Trump’s Foreign Policy Could Shut Boeing Co Out of China’s $1-Trillion Airliner Market
Donald Trump, in the middle of handling his latest exploit with China over Taiwan, was unable to resist the call of Twitter on Tuesday. This time, Trump directed his tweets against Boeing Co (NYSE:BA). He said that costs for Boeing’s new 747 “Air Force One” have run out of control. Boeing stock dropped on Tuesday.
Boeing stock recovered slightly, trading within a range of $150.02 to $152.64. But the important thing to note here is that Boeing stock did move on what Trump said or did, however insignificant. Trump’s ever-building penchant for rants and tweets certainly has the potential to affect Boeing over the next few years.
Trump complained that the new Air Force One project is costing over $4.0 billion. “Delete the order!” did shout Trump through his megaphone of choice: “Twitter.” The damning tweet, whether or not the Air Force One project costs are true, suggests that Boeing faces risks from the Trump administration.
The White House has disputed the figures, but did not provide details. Some of the numbers that Trump cited do not match the financial agreement between Boeing and the United States Department of Defense; the actual Air Force One buyer. (Source: “Boeing’s stock dismisses Trump’s threat after company, White House respond,” MarketWatch, December 7, 2016.)
Boeing also responded, stating that, at the moment, the company only has a contract worth $170.0 million. The contract, at present, is for determining the capabilities of the new presidential aircraft. The government has been negotiating with Boeing to build two or more Air Force One planes. They should enter service around 2024. The costs budgeted for the fiscal years 2015 to 2021 are $2.87 billion.
But, beyond the figures, Trump appears to have picked a target: Boeing. How far will this feud reach? Boeing is a major military and space exploration contractor. The U.S. Air Force—and other air forces around the world—deal with Boeing. So President Trump would have less impact on contracts.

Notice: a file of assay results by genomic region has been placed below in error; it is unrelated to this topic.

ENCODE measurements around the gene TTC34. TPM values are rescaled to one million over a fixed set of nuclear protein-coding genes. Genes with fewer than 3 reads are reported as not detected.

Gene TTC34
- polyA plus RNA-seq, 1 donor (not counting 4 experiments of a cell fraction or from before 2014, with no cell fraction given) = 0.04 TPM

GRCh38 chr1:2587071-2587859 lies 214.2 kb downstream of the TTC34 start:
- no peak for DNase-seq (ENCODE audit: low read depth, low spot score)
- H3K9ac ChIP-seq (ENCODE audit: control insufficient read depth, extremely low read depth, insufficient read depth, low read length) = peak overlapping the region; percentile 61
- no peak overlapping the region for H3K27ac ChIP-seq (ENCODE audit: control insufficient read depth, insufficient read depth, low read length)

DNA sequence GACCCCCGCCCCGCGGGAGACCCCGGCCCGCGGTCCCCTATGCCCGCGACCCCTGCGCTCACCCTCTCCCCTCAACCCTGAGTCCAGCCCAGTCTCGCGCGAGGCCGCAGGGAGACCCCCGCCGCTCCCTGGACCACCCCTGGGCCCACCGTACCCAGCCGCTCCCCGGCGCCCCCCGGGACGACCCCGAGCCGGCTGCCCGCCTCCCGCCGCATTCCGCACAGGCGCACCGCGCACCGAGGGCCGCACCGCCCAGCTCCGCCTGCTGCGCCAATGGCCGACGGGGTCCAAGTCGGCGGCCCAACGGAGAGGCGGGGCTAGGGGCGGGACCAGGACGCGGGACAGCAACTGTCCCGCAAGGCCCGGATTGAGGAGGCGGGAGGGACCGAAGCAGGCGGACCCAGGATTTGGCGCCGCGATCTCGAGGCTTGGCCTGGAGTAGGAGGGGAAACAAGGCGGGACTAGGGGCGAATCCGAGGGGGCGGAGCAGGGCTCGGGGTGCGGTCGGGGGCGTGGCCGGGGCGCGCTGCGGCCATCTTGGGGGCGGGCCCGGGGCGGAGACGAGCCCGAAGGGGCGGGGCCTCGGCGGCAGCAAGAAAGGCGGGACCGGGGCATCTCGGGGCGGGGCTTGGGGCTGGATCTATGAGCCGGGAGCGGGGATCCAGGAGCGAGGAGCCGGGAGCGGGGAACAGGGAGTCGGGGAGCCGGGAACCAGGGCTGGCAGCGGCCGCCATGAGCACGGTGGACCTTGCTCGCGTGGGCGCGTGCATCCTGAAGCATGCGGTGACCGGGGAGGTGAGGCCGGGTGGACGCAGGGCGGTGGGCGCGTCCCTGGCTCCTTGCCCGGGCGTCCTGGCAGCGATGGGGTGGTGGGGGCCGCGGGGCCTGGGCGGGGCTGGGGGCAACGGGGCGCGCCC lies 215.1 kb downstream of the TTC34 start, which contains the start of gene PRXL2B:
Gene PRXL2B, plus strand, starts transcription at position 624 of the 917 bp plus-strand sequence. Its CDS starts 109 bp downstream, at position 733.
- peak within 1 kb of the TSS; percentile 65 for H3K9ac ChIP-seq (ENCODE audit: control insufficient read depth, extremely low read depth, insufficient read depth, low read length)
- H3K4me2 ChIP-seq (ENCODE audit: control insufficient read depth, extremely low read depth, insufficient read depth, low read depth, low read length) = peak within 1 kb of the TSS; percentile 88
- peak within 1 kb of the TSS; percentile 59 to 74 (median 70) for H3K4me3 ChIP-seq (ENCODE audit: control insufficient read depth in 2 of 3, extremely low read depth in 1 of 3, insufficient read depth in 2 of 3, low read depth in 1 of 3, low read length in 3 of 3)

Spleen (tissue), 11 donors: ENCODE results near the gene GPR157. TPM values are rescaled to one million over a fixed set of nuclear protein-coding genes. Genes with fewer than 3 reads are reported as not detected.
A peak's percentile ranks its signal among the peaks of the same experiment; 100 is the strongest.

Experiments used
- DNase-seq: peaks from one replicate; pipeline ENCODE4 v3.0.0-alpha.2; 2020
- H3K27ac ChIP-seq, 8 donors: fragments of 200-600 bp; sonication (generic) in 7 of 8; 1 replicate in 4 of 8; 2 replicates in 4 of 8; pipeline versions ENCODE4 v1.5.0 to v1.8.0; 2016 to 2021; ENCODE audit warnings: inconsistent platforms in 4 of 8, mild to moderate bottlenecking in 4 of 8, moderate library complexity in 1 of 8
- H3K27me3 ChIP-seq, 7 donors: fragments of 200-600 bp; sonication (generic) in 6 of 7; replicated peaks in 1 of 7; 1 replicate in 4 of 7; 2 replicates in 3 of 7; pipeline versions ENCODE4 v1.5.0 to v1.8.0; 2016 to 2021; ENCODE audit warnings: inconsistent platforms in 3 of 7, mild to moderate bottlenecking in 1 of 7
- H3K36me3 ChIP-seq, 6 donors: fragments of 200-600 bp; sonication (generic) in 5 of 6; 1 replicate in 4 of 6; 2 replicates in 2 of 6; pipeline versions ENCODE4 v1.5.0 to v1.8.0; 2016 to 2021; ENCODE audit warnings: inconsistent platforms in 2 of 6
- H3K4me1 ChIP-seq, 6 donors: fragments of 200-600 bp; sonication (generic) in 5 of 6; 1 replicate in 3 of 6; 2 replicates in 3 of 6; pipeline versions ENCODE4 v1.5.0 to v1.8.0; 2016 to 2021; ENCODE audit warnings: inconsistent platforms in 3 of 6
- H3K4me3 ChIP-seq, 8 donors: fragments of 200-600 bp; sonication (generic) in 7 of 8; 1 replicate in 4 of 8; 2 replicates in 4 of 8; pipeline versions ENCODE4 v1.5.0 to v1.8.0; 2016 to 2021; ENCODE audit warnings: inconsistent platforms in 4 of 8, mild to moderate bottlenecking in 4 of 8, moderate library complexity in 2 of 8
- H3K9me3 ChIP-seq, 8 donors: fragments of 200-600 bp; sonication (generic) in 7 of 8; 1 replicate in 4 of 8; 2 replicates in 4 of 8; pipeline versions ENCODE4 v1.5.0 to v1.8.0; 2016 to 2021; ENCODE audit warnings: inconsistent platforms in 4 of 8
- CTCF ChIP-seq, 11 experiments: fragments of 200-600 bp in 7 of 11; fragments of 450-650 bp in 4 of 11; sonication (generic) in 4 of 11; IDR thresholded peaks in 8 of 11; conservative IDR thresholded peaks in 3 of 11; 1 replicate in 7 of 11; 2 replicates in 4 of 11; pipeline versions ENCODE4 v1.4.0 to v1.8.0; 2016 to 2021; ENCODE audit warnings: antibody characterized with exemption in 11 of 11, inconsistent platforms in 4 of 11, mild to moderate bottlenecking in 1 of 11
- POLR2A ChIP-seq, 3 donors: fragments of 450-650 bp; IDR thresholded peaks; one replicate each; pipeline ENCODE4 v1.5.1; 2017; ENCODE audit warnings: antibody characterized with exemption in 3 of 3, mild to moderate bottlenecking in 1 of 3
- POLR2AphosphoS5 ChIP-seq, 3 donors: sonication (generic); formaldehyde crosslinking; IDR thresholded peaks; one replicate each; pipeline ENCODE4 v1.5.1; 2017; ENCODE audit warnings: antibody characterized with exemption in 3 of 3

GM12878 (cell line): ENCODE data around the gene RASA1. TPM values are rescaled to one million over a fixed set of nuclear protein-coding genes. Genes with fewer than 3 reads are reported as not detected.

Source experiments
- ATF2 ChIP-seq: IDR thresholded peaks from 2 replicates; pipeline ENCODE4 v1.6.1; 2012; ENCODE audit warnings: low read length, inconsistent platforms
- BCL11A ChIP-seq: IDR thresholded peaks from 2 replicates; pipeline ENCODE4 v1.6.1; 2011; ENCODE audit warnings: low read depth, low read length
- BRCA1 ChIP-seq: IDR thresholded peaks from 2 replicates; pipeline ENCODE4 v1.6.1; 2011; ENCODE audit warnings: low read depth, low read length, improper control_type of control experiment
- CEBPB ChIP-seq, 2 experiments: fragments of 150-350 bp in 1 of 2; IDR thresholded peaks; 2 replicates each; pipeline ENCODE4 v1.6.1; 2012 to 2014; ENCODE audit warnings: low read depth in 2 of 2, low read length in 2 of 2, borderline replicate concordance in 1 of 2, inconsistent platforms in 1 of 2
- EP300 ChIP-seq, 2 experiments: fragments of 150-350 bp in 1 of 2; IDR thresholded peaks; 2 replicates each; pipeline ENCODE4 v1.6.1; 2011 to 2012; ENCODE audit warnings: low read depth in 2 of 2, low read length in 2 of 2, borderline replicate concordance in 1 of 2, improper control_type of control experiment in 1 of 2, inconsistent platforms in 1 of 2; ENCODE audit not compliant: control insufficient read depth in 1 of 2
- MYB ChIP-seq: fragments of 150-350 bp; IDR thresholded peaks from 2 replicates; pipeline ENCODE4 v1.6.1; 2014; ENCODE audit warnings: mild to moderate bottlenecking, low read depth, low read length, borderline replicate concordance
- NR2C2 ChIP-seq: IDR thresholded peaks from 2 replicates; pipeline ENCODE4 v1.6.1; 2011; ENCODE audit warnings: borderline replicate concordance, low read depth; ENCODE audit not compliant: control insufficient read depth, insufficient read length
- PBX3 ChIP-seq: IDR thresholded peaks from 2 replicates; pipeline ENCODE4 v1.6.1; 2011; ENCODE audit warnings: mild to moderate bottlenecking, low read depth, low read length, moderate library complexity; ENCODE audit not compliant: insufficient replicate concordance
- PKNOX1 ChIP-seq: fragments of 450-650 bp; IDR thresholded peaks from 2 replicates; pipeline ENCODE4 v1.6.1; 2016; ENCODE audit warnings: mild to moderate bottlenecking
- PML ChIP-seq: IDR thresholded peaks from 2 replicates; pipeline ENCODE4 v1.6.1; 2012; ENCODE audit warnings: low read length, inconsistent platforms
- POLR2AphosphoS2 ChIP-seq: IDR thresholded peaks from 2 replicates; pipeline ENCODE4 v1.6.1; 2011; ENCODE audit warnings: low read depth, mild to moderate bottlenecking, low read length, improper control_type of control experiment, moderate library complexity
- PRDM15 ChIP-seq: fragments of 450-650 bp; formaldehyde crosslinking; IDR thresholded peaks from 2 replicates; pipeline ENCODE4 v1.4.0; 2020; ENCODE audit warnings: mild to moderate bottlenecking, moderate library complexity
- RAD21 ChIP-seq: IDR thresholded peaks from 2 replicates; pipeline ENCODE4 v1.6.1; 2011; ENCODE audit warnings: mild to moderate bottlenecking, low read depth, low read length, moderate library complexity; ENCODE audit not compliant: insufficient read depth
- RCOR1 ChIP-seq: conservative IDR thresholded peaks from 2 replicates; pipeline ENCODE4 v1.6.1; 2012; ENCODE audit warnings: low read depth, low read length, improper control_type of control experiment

Trump Still Poses Major Threats to Boeing
The threats don’t stem from the military programs. They come from sales of commercial aircraft. Boeing has several billion dollars’ worth of planes on order from Chinese airlines. It also has a $27.0-billion order from Iran, and potentially many more, given the current state of that country’s commercial aviation sector.
Trump has not taken office yet, but he has already raised concerns in Beijing and Tehran. These two capitals are essential to Boeing. If an initial $27.0 billion order seems like a pittance, how does $1.025 trillion sound? That’s the dollar amount of the planes that Boeing thinks Chinese airlines could order over the next 20 years.
Given recent purchase patterns, China could split the order equally between Airbus and Boeing, but the Chicago-headquartered Boeing has a leading position in China. (Source: “Boeing Forecasts Demand in China for 6,810 Airplanes, Valued at $1 Trillion,” Boeing Co, September 13, 2016.)
President-elect Trump’s controversial phone call between Trump and Taiwan’s President Tsai Ing-wen offers a hint of the risks. The call alone prompted official protests from Beijing. The call also happened to violate the official U.S. “One China” policy, established in 1979.
The call to Taiwan and the repeated threats to revise or repeal the Iran nuclear deal are just two examples of how Trump’s foreign policy could translate to direct economic losses for American companies.
Then there is the tariff war that Trump has launched against U.S. companies that relocate. The elected president will still have to contend with Congress to pass many of his projects. But, especially when it comes to China, there could swift consequences.
Just about every Boeing airplane has an Airbus counterpart in size, range, or performance. In other words, China has a choice. Boeing orders could easily be switched to Airbus. Similar considerations can be made for Iran.